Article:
Driving casually with one hand on the steering wheel, this Brit gets used to that in record time: a highly motorized full rigid axle with the typical self-steering behavior with one-sided compression.
There is therefore a lot to correct in the not exactly intuitive steering – no wonder, since this classic car from 1979 has recirculating ball steering from the supplier Gemmer. Advantage: Hardly any bottoming out off-road (that’s the force that can break the driver’s thumb). Accuracy and communicativeness, on the other hand, are not among their strengths.
Three things make it special: Firstly, it has only run about 8000 km, secondly, it has been restored and thirdly, it is stronger than the series. Instead of the 3.5-liter V8, there is a version with an enlarged bore and stroke with a new crankshaft and exhaust manifold under the hood: a 5.0-liter V8 from specialist John Eales from Leicestershire, which offers twice as much power with 273 hp like the series unit and alone costs around 32,000 euros.
Transmission not original
So the classic hangs well on the gas, unaggressively but emphatically accelerating. And thanks to the manual transmission, no converter drowns all the power in the oil.
The wiring harness was ripe for an overhaul. The saddler also had to work and replaced the fabric seats with leather seats in the original color. Landy Point boss Urs Stiegler estimates around 500 hours of work.
Even after a restoration, a 1970s Brit is nothing for narrow-minded philistines – you could jam a newspaper in the joints. And the armrests in the door panels look like they were carved out of real British candy, fudge.
Ur-Range evil money diggers?
However, the usual contact corrosion is completely absent here. The rages otherwise especially on the tailgate. “We have already bought complete battle cars just because the tailgate could still be saved.”
Mediocre original range are considered bad money diggers: run-in camshafts, worn crankshaft bearings and hydraulic tappets, striking fuel pumps and starters, leaky coolers, erratic electrical problems.
1982 Ur-Range for the first time with an automatic
From 1970 to 1995, the British built and constantly updated this pioneer of permanent all-wheel drive. In 1973, the side mirrors, which were initially mounted on the fenders, were moved to the doors, and in the same year power steering (initially for an extra charge), rear window wipers and an overdrive, which was moderately popular because of its load change noise, were added.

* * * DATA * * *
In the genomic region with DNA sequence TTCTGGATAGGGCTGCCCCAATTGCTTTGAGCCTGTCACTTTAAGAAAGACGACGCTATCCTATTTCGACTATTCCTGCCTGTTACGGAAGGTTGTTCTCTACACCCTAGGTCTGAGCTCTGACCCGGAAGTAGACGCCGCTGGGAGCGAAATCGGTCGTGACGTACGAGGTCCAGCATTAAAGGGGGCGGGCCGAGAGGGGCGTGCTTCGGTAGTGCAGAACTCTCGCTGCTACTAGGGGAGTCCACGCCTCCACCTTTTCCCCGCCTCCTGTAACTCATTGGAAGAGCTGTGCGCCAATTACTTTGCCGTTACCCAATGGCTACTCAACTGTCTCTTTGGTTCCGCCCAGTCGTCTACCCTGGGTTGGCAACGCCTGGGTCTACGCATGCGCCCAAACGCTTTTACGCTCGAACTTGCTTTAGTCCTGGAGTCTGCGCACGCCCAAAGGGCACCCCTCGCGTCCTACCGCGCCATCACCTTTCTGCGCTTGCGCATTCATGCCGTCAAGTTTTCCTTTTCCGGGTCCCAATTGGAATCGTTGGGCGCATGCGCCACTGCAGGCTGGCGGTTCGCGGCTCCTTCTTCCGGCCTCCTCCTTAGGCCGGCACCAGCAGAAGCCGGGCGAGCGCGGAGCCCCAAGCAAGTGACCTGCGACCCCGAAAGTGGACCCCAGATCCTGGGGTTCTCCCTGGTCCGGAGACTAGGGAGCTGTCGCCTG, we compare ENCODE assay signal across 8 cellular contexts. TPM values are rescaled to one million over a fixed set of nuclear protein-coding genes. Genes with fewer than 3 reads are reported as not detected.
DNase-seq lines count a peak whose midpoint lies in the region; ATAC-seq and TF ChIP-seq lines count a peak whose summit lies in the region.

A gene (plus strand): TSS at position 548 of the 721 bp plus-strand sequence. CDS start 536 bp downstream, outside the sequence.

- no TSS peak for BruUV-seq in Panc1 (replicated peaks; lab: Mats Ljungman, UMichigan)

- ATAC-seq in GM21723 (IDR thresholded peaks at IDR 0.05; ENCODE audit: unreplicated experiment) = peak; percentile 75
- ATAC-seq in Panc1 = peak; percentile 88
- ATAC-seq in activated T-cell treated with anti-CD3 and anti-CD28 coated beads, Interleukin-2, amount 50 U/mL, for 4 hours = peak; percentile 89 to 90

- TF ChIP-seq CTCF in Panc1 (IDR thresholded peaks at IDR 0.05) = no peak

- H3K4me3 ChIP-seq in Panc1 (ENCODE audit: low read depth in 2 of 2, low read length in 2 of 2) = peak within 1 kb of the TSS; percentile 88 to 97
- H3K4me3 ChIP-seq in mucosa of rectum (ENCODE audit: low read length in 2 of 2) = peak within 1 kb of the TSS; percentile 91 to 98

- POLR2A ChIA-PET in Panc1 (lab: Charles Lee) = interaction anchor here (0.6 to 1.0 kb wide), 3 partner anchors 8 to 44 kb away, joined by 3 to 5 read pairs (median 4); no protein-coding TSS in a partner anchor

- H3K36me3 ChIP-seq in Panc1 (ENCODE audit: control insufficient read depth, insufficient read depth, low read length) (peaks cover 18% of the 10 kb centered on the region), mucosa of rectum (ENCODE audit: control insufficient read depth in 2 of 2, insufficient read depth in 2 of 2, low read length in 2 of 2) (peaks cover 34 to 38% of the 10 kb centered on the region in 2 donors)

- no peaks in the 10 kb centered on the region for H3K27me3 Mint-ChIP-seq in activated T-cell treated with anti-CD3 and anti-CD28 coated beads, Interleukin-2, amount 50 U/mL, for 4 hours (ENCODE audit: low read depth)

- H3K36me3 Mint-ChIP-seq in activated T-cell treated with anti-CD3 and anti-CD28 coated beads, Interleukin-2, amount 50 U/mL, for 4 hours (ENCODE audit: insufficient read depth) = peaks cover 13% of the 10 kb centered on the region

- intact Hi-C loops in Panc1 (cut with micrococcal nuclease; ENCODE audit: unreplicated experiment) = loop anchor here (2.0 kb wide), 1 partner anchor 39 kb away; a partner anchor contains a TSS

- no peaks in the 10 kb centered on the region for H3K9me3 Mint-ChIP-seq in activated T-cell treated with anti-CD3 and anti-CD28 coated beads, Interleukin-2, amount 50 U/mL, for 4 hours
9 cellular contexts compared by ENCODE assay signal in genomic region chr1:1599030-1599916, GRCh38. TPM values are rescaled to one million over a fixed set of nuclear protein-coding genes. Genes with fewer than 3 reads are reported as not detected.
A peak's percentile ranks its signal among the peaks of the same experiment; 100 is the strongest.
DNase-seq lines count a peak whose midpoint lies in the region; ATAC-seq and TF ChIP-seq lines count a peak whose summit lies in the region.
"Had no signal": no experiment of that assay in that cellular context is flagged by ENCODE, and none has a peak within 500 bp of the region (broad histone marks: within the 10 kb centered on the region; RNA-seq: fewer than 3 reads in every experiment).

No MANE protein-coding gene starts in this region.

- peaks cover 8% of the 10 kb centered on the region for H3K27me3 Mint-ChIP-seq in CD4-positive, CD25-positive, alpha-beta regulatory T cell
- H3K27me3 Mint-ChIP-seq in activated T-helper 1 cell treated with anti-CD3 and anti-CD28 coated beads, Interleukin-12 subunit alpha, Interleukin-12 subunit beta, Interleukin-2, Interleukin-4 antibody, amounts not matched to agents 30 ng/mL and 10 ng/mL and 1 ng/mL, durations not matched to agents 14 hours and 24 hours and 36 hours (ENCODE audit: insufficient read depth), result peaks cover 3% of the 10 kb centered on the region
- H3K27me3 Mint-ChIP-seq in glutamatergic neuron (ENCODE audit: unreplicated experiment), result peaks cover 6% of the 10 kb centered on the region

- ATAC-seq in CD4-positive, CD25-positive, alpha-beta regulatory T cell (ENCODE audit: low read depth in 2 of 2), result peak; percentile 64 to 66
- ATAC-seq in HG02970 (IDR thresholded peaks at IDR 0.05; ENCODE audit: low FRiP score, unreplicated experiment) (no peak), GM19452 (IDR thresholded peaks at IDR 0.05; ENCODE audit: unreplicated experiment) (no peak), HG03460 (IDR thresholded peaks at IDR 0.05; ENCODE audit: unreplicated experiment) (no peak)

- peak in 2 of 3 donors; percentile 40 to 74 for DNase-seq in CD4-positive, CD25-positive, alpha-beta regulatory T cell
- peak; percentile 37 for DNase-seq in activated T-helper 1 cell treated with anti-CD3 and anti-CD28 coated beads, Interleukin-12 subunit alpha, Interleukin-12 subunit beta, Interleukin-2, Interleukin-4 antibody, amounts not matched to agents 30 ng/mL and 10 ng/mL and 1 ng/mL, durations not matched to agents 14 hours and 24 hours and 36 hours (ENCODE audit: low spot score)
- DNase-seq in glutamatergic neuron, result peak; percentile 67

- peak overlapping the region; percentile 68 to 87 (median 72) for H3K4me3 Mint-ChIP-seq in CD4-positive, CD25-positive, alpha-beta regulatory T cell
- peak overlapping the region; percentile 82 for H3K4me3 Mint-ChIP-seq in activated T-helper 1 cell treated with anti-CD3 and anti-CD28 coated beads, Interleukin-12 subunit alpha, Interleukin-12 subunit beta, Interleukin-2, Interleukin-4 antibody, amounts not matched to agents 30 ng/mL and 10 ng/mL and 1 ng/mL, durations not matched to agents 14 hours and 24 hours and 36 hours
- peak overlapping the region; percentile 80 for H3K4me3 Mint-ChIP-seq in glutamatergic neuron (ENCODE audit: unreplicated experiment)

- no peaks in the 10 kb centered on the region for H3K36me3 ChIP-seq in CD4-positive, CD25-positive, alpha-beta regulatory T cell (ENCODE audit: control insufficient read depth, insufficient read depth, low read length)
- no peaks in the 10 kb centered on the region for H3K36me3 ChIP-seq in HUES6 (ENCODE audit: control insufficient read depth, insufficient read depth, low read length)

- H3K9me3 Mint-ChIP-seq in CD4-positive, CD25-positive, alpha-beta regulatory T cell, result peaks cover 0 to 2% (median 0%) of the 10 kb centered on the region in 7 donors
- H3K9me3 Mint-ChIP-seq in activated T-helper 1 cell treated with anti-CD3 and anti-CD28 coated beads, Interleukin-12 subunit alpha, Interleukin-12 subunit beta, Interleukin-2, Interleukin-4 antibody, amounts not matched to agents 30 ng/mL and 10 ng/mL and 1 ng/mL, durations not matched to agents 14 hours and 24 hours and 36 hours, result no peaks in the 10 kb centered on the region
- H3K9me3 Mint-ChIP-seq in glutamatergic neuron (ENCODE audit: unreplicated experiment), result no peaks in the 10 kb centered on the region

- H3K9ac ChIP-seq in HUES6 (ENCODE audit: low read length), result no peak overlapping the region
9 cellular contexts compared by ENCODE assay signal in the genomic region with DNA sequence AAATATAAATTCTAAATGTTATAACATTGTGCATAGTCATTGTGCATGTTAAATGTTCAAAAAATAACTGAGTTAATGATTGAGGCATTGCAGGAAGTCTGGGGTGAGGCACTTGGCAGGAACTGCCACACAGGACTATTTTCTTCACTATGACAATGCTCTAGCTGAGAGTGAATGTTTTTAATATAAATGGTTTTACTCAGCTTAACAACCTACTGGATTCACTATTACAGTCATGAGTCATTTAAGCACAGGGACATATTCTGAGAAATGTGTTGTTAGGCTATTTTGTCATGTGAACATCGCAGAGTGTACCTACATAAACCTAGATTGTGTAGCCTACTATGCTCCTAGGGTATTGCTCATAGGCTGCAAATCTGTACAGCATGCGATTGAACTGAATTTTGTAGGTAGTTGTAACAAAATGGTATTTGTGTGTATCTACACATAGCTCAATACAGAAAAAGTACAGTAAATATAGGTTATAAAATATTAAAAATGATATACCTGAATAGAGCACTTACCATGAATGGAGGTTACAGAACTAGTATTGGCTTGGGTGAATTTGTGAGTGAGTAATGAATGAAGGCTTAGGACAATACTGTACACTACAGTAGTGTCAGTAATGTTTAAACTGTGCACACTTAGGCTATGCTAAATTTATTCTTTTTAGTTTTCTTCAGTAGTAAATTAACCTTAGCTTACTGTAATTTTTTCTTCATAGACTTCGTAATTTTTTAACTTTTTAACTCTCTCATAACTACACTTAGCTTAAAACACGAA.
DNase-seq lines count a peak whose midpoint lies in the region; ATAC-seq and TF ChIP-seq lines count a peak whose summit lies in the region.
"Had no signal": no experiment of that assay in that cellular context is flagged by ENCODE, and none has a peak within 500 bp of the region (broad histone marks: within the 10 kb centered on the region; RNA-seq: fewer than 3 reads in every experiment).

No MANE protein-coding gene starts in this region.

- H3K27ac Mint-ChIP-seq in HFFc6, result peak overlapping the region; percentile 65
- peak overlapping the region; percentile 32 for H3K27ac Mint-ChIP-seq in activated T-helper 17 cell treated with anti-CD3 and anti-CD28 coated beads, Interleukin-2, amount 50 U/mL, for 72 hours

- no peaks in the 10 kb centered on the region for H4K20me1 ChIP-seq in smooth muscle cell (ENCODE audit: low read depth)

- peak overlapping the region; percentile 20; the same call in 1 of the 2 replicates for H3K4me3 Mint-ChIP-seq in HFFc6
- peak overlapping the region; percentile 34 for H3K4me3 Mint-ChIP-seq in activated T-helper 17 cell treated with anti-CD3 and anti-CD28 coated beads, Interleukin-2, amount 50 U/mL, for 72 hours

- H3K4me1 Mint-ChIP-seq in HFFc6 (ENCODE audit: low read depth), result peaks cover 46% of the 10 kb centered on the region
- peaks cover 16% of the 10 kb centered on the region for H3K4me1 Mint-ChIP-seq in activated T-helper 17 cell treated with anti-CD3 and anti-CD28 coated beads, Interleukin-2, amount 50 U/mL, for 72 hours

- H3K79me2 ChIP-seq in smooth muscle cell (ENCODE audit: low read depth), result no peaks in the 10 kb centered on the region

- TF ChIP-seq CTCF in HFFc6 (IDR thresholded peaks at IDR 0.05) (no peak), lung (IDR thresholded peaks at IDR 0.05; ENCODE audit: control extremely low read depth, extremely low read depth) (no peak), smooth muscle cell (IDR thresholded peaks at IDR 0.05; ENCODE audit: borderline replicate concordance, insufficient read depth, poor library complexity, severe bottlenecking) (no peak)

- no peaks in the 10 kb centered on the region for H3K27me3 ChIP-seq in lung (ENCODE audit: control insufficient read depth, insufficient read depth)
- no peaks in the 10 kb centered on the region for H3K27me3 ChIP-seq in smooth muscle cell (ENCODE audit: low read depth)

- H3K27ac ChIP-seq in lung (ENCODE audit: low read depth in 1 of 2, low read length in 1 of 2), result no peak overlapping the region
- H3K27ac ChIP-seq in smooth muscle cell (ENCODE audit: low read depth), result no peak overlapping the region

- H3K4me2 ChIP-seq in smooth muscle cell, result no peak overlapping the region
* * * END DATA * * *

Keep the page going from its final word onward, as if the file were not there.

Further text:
The five-door model longed for by customers did not appear until 1981, and a year later an automatic was available for the first time – both of which caused orders to explode.
The original range is not practical
An off-roader, faster than a mid-size sedan. It is often even superior to the Series III Land Rover off-road. Not only that the quadrupling of the purchase price between 1970 and 1978 did not reduce sales in the slightest. The Range even becomes the brand’s best-selling model in 1987 and saves it.
The original range is not practical: after the front seat passengers have granted access to the rear passengers, they have to readjust the seats. Annoying, as well as the three-point belts without automatic retractor. And you’ll look in vain for shelves.
Specifications and price: Range Rover I 5.0 John Eales Developments
• Displacement 4998 cm³ (series: 3528 cm³)
• Perfomance at 1/min 201 kW (273 hp) at 5500 rpm (series: 135 hp at 4750 rpm)
• Torque at 1/min 437 Nm at 3550 rpm (series: 278 Nm at 3000 rpm)
• wheel suspension v/h rigid axle, coil springs
• Wheel size 205/80R16
• Transmission 5-speed manual (series: 4-speed manual) with reduced rails.
• All-wheel drive/power dist. v/h permanently via central diff./ 50:50
• L/W/H 4550/1770/1770mm
• wheelbase/turning radius 2540mm / 11.3m
• Ground clearance 190mm
• charge vol. max. 1670 l
• Curb weight/payload 1870/630kg
• Trailer load used/unused. 2500/750kg
• Top speed 190 km/h (series: 154 km/h)
• Tank 86L
• Price 140,000 euros (standard 3.5 V8: 36,000 euros/condition 2)